Syria’s National Coalition faces conflicting pressure about attendance at Geneva talks
Pressure on opposition over US-Russia sponsored peace talks
Syrian opposition leader Ahmad Jarba looks on during a news conference in London on Monday following a meeting by foreign ministers from the Friends of Syria group of states. Mr Jarba has close links with Saudi Arabia. Photograph: Suzanne Plunkett/Getty Images
The US-Russia sponsored conference on the Syrian crisis is in jeopardy due to the refusal of the Western- and Arab-backed opposition National Coalition to agree to attend. The coalition’s general assembly is set to meet early next month to decide, but the auguries are not good.
While the coalition is likely to come under strong pressure to participate from the US, Europe and Russia, which seek a negotiated end to the conflict, Saudi Arabia and Qatar could exert countervailing pressure to stay away. Riyadh and Doha see the military option as the only certain means of toppling Syrian president Bashar al-Assad.
The coalition, an umbrella grouping of expatriate and domestic opposition factions, enjoys strong support from Saudi Arabia and Qatar.
The coalition is headed by Ahmed Jarba, a Syrian tribal figure with Syrian-Saudi nationality and close links to Saudi Arabia.
In July, Jarba, who advocates arming the rebel Free Syrian Army, narrowly defeated Qatari candidate Mustafa Sabbagh for coalition presidency, tilting the balance of influence in Riyadh’s favour.
Jarba is also a member of the Syrian National Council, the original grouping of expatriate factions opposed to the regime which was incorporated into the coalition, founded last year, with the aim of ending factional division and broadening popular appeal. This has not, however, resolved disputes within the opposition which is divided into Saudi, Qatari and Muslim Brotherhood camps.
Riyadh was angered over the US decision to opt for the destruction of Syria’s chemical weapons rather than military action against the regime in retaliation for its alleged use chemical weapons against two Damascus districts in August.
Saudi intelligence chief Bandar bin Sultan has said the kingdom, Washington’s oldest ally in the region, will distance itself from US policy due to the administration’s failure to back Riyadh’s 2011 intervention in Bahrain; failure to act decisively on the Syrian crisis and the Palestinian-Israeli conflict; and Washington’s efforts to build bridges with Tehran.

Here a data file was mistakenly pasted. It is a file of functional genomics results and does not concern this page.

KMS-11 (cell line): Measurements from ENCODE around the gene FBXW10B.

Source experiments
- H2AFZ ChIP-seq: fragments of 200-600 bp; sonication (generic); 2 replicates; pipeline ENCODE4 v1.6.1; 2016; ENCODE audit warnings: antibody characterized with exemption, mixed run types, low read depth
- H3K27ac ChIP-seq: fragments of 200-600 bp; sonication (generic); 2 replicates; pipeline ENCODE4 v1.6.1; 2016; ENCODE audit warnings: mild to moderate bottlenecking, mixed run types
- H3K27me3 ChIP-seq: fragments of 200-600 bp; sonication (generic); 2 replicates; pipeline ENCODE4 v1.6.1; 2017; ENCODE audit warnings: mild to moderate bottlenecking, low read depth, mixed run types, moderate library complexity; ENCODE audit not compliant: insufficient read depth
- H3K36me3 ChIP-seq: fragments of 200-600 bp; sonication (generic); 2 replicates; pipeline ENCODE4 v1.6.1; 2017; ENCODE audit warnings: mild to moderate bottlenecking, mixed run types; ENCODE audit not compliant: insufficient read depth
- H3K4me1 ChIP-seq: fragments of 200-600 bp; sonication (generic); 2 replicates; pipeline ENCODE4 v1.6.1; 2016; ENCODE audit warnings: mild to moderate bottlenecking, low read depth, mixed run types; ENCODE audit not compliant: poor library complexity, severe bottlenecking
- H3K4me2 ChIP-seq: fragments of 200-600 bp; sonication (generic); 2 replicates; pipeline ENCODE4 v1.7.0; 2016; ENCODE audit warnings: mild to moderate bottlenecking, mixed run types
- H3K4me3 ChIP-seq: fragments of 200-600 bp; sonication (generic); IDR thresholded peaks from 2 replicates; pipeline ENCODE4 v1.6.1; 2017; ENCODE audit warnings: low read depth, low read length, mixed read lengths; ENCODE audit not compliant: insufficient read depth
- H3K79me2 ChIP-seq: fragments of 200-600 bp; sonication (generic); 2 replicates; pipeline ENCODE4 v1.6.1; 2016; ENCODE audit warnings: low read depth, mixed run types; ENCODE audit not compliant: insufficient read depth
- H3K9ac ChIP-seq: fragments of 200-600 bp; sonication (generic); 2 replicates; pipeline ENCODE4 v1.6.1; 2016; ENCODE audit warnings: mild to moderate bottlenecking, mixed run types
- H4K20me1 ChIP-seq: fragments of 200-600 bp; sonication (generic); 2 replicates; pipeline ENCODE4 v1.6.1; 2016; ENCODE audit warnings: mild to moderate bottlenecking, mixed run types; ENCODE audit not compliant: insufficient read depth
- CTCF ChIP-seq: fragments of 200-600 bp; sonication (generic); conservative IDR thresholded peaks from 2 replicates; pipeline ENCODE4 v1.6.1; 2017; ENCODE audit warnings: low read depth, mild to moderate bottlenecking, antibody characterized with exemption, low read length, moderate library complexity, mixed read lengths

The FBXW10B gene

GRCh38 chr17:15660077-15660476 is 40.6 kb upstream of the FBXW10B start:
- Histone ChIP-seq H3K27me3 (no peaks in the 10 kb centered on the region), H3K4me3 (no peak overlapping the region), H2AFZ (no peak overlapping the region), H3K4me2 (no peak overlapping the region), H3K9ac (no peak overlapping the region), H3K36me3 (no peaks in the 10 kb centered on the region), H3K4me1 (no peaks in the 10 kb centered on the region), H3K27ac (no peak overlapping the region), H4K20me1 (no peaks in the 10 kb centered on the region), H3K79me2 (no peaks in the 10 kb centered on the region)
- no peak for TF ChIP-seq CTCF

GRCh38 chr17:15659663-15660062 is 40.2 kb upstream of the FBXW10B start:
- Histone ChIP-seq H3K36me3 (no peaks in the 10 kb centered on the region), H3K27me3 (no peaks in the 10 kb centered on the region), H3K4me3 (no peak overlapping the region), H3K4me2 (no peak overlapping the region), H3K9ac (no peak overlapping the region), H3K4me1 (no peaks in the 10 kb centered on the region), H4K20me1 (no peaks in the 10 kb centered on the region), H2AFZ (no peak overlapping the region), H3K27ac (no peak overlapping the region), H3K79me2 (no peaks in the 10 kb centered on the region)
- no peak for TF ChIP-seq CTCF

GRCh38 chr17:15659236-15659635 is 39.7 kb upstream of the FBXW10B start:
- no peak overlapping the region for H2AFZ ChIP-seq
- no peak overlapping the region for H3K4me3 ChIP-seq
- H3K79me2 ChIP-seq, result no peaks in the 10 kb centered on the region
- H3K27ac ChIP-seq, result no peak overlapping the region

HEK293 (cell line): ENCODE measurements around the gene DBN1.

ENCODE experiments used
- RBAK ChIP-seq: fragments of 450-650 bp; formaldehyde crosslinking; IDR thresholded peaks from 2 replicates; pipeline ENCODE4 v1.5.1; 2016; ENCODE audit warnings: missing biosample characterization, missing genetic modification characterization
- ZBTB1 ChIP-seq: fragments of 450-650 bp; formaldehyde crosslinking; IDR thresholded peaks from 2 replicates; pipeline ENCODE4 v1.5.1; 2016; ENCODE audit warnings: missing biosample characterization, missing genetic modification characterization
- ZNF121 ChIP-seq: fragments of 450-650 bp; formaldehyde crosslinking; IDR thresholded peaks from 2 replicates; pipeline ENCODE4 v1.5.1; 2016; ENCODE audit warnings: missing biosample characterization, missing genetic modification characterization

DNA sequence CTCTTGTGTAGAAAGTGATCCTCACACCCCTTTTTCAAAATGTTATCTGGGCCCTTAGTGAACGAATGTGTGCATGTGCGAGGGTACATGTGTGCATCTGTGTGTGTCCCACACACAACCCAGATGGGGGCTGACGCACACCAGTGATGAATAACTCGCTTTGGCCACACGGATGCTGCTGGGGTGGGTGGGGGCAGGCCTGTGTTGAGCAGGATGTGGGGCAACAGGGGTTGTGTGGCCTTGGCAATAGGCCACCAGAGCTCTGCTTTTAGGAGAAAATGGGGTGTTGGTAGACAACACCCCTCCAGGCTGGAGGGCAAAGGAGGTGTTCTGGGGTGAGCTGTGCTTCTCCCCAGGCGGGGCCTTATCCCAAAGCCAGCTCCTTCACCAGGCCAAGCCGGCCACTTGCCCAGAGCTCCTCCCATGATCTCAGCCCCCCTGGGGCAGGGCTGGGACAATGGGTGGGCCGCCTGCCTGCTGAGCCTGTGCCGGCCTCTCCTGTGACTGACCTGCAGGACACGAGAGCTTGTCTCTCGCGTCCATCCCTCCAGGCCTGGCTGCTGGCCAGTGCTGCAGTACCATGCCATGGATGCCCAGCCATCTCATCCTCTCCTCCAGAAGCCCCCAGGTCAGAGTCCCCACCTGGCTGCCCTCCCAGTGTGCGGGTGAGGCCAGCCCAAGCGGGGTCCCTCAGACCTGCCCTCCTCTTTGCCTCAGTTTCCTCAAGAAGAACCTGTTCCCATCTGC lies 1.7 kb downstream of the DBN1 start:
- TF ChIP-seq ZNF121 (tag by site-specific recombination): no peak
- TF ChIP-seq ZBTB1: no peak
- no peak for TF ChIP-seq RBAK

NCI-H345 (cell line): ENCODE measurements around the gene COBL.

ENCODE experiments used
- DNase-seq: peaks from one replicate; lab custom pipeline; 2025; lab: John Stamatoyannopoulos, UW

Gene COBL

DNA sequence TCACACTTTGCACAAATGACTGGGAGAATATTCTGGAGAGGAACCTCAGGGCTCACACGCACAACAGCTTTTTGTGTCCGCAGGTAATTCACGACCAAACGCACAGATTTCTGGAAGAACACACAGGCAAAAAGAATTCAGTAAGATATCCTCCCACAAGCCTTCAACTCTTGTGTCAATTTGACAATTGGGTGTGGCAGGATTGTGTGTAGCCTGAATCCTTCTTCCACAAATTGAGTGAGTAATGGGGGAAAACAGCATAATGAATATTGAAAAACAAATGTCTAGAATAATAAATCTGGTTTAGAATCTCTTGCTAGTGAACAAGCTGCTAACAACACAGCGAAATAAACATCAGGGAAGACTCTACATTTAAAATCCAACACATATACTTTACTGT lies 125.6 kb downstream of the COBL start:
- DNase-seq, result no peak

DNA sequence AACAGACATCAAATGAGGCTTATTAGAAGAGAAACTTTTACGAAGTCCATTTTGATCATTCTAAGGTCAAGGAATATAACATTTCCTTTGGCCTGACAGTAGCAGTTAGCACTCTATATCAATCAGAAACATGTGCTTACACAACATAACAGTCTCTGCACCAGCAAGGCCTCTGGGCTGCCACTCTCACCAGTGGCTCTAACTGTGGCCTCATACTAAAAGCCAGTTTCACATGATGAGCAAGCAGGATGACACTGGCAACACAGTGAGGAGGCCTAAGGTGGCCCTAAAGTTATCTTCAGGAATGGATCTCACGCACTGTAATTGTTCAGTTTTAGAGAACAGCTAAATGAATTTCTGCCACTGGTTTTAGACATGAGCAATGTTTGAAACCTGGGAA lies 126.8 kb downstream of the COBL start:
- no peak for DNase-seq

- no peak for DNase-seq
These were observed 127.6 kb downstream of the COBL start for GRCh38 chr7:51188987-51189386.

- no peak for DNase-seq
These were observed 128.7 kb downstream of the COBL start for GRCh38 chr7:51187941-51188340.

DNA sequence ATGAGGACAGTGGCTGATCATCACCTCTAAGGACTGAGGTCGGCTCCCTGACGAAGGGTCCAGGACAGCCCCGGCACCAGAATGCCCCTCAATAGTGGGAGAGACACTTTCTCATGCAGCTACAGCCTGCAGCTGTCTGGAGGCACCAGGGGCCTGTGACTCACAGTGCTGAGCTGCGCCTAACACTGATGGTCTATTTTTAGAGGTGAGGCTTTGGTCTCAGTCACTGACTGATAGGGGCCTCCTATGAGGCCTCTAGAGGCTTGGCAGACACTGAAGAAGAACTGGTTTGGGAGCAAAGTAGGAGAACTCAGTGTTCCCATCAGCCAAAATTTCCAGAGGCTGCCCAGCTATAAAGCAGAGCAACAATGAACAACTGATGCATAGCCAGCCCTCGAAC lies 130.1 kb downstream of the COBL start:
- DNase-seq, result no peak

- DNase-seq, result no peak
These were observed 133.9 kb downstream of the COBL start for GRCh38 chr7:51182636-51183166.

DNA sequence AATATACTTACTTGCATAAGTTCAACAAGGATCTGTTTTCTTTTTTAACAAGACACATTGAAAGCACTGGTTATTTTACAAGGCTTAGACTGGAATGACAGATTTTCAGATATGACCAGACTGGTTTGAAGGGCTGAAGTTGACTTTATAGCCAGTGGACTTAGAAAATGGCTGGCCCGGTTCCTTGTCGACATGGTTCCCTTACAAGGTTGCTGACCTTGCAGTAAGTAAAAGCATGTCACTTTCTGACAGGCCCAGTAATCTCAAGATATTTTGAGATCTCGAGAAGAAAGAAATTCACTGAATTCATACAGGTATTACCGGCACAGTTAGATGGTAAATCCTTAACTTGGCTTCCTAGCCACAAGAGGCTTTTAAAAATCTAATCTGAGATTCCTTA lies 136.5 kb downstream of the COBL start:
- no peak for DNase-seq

Sunni Saudi Arabia regards Shia Iran as its major competitor for the loyalty of Muslims in this region and the wider Muslim world and is eager to see Tehran lose its long-standing ally, Assad’s Syria.
Fearing an Iranian, Iraqi, Syrian and Lebanese Hizbullah axis, Saudi King Abdullah has urged the US to employ military action against Iran to halt its nuclear programme.
Riyadh signalled its intention to pull back from the US by rejecting a non-permanent seat on the UN Security Council after lobbying for the seat for a year. Revision of ties with the US could impact Saudi investment in US treasury bonds and real estate, oil sales and arms purchases as well as regional policies.
Saudi Arabia could step up weapons deliveries to Syrian Salafi fundamentalist factions despite US warnings that such weapons could end up in al-Qaeda-linked jihadi hands.
To counter al-Qaeda’s growing influence in Syria through the Islamic State of Iraq and Syria and Jabhat al-Nusra, the most successful on the battlefield, Riyadh has promoted the formation of the Army of Islam by 50 Salafi fundamentalist brigades in the Damascus area. However, co-operation among local Salafi militias, Free Army units and jihadis, as well as jihadi purchase of weapons, has meant that jihadis have secured a large proportion of Saudi arms sent to Syria.
They are also the recipients of arms and funds from wealthy Saudis, Kuwaitis, Emiratis and Qataris. Unless the Saudis exert their influence, Riyadh will be unable to curb jihadis tied to al-Qaeda, defeating its efforts to do so.